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Otherness: Essays & Studies 1.1

Edited by Maria Beville & Matthias Stephan


by Maria Beville

This journal issue, the first in its series, is a collection of articles that have been developed from inter-institutional seminar sessions on the topic of Otherness that took place in both Mary Immaculate College and Aarhus University over the last two academic years. This series brought together scholars from a number of different institutions who discussed and examined, from different perspectives in the arts, the very relevant and pertinent topic of alterity. The wide range of approaches to otherness in the series offered a dynamic, convergent and novel picture of otherness and its various representations (and sometimes unrepresentations). As such, the aim of the journal is to maintain this very important research avenue; keeping it open and active. We aspire, primarily, to offer a forum for future debates on otherness, which we view as a topic that can only benefit from a multilateral and dialogical approach and so we particularly appreciate dynamic cross-disciplinary study.

Otherness is in many ways, a slippery and difficult term. A contradiction is apparent whereby the very process of naming the other, whether in specific or generalized terms, is bound by the simultaneous disappearance of the concept. More than just simply a result of a linguistic deferral of ‘meaning’, this situation is an effect of the fact that the very nature of alterity is impossible without the idea of sameness. Other and self are inherently joined and so when we ‘speak’ of otherness, we inevitably ‘speak’ of its other: selfhood. In spite of this, otherness is generally conceived of as that which is not ‘self’. We feign that there must be a dividing line somewhere between and not outside the two and as such the relationship between other and self is inevitably problematic and complex. It is this relationship and its cultural representations that we engage with in our research. We seek to pose questions and problems that relate this relationship to otherness with similar questions and problems in the areas of philosophy, literature, cultural theory, theology, linguistics, art, psychology, and the political sciences.

Whether a relationship defined by fear, hostility and struggles for domination, or by independence, representation and hospitality, polarity in the lexis of otherness consistently arises. ‘Sameness’ and ‘difference’ belong to a long standing process of social, cultural and political ‘othering’, that has been pivotal to the development of the arts. As a timeless concept and a traditional point of intersection between theoretical discourses including postcolonialism, deconstruction, Marxism, feminism and many more besides, it now extends to connect such areas to contemporary discussions of socio-politics and the problems faced in our rapidly changing and increasingly globalised, yet localised, world. In this context, important questions must be framed: how can we find a way to co-exist with and relate to the other? how can we to negotiate cultural identity? how are we to ethically conceive of the other at all? And, how can the encounter with otherness be accurately represented?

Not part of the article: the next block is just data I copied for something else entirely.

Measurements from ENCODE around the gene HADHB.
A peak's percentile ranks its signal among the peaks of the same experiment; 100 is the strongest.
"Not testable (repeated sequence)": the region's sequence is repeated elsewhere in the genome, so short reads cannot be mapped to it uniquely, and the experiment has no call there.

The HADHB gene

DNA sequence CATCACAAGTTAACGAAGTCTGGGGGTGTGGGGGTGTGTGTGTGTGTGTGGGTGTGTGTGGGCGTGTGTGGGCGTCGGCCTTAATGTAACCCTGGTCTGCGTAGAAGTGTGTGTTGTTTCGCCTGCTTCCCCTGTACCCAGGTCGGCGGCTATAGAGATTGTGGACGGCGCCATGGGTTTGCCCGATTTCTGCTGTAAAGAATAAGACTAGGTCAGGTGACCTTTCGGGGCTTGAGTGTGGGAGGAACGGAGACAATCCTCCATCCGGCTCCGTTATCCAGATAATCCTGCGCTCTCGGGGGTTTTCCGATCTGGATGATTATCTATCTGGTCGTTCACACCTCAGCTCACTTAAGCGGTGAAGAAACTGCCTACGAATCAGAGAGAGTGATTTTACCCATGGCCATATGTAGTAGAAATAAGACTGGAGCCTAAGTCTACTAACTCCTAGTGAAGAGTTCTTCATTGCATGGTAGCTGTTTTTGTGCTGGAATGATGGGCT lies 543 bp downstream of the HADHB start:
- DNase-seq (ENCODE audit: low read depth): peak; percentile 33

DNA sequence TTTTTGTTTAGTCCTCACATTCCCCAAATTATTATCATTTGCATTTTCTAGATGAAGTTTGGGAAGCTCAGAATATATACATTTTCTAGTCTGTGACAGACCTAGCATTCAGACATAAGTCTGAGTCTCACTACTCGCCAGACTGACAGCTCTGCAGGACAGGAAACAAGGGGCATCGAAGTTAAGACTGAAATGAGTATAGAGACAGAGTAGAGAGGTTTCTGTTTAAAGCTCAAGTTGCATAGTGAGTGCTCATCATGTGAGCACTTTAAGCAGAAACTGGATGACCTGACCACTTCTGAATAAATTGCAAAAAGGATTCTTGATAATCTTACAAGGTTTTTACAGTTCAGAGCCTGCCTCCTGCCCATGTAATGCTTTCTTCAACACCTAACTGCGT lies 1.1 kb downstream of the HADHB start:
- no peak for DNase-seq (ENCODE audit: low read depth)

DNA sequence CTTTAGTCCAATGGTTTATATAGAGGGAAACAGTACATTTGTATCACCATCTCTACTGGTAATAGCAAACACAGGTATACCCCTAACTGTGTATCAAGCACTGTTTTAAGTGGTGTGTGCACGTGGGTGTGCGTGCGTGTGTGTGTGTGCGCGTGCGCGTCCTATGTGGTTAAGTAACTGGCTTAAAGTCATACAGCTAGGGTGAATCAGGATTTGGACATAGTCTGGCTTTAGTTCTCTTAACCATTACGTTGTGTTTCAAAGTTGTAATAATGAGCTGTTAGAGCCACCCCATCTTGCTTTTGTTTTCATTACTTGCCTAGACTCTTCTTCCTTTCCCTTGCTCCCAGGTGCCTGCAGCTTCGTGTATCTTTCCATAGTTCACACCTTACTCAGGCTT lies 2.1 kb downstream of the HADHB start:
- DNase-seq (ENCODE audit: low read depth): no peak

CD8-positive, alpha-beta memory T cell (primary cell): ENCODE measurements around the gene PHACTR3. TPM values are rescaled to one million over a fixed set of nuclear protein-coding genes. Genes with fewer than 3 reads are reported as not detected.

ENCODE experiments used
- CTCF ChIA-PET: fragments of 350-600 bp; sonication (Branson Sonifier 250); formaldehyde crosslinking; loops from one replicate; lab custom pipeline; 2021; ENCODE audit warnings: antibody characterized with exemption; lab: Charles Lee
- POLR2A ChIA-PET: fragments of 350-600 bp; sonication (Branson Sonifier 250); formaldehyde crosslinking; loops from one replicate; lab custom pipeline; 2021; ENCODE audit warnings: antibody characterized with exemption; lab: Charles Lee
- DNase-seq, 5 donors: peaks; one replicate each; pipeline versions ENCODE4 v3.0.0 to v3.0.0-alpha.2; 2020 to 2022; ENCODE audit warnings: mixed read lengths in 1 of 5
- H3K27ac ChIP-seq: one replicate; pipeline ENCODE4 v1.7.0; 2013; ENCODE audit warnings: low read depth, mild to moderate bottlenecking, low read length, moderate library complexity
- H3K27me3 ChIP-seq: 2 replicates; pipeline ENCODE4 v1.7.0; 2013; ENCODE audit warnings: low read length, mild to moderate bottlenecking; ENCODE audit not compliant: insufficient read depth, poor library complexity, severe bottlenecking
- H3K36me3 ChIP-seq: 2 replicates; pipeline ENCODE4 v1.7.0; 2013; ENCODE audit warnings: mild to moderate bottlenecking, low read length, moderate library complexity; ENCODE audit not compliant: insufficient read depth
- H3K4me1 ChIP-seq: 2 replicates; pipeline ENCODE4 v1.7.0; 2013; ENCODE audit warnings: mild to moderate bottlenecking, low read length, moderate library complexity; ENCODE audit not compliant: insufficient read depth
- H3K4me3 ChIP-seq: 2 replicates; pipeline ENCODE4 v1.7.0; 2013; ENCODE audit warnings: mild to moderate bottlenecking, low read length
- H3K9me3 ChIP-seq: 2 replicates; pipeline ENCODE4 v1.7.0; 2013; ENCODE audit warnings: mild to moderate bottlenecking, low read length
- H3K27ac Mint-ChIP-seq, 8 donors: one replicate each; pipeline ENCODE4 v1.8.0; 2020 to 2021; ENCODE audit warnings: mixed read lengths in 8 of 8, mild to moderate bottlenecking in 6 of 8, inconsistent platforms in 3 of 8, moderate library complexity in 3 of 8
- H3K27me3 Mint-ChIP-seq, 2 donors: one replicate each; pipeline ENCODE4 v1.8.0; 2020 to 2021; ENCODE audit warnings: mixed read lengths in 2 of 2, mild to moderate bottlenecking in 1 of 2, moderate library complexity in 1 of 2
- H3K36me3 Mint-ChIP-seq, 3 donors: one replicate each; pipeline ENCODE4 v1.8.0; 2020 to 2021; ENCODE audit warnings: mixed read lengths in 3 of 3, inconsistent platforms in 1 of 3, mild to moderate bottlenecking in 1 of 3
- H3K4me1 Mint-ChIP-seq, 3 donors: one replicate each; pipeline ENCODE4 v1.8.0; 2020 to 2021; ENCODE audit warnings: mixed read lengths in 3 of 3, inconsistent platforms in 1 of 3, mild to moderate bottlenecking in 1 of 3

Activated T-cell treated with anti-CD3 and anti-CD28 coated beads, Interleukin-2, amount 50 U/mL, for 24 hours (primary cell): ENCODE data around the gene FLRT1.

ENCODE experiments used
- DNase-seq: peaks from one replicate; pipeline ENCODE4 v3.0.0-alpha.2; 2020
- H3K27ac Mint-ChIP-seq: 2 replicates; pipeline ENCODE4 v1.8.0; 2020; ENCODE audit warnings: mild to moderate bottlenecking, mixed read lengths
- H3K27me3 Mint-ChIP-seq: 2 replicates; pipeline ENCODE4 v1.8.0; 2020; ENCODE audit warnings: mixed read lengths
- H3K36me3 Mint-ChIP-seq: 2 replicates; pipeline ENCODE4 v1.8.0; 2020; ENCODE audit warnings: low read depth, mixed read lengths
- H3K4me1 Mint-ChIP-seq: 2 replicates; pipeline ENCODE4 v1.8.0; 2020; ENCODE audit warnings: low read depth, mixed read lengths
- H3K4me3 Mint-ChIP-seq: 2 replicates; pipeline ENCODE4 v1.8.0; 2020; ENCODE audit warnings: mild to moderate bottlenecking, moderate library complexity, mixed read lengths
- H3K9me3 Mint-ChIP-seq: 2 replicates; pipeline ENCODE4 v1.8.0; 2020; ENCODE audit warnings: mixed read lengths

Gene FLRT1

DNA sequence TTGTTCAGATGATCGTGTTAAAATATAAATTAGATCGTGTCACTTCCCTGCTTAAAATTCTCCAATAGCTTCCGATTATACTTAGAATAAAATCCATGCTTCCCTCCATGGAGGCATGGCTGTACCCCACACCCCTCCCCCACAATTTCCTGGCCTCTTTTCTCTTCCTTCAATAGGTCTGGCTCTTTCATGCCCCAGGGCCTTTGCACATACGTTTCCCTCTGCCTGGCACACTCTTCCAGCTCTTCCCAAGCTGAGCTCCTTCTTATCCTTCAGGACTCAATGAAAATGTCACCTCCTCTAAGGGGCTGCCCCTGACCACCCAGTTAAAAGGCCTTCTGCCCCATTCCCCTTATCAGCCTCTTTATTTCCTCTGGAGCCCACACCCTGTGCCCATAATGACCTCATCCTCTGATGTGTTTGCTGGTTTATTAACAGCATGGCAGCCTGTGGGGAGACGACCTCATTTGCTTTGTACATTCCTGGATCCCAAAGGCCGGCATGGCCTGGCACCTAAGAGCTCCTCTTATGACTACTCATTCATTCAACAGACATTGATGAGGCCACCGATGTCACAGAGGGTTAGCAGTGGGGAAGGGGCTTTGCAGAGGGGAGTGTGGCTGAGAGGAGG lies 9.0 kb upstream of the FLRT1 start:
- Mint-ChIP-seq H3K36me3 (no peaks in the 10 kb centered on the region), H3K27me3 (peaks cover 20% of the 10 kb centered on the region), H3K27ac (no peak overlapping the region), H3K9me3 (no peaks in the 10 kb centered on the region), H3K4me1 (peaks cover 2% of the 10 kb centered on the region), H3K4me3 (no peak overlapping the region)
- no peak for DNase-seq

The articles in this issue each offer their own individual discussions of otherness at the point of intersection in contemporary academic discourse where alterity is subtly concentrated and ask significant questions of their own. Our contributors engage with issues including fear of otherness: the monstrous, the uncanny and the cannibal; literary and philosophical explorations of otherness; and the issue of globalisation and the necessarily changing face of education. Questions raised include: can cannibalism serve as an appropriate metaphor for the fear of the other that underlies the competing aspects of western capitalism? Are self-other relations mirrored in the contemporary tension between the local and the global and can these be ameliorated by new approaches to teaching at secondary level? Can the paradox of racial difference, in which otherness is both visible and invisible be examined acutely through the tropes of Gothic fiction? What are the cognitive processes that propel the experience of disgust and abjection in relation to the monstrous other? Can a rethinking of the representation of trauma in fiction contribute to a formulation of ethics that avoids processes of othering? In Joyce’s stream of consciousness writings, might we find a model for a reconnection of the divided self; the inner and outer world? Also, in his novel, Ulysses, with its complex presentation of gender identity, may we find a model for the deconstruction of traditional gender constructions? On a different note, can music, as represented in John Carney’s film Once, allow us to share a sense of difference with the other that extends beyond the realms of language and national cultures?

These articles and the issues that they formulate and discuss interrogate and reformulate the idea of otherness in important ways. We hope that by combining various perspectives on otherness in this issue, we achieve a multilateral focus that will contribute to ongoing discussion and debate.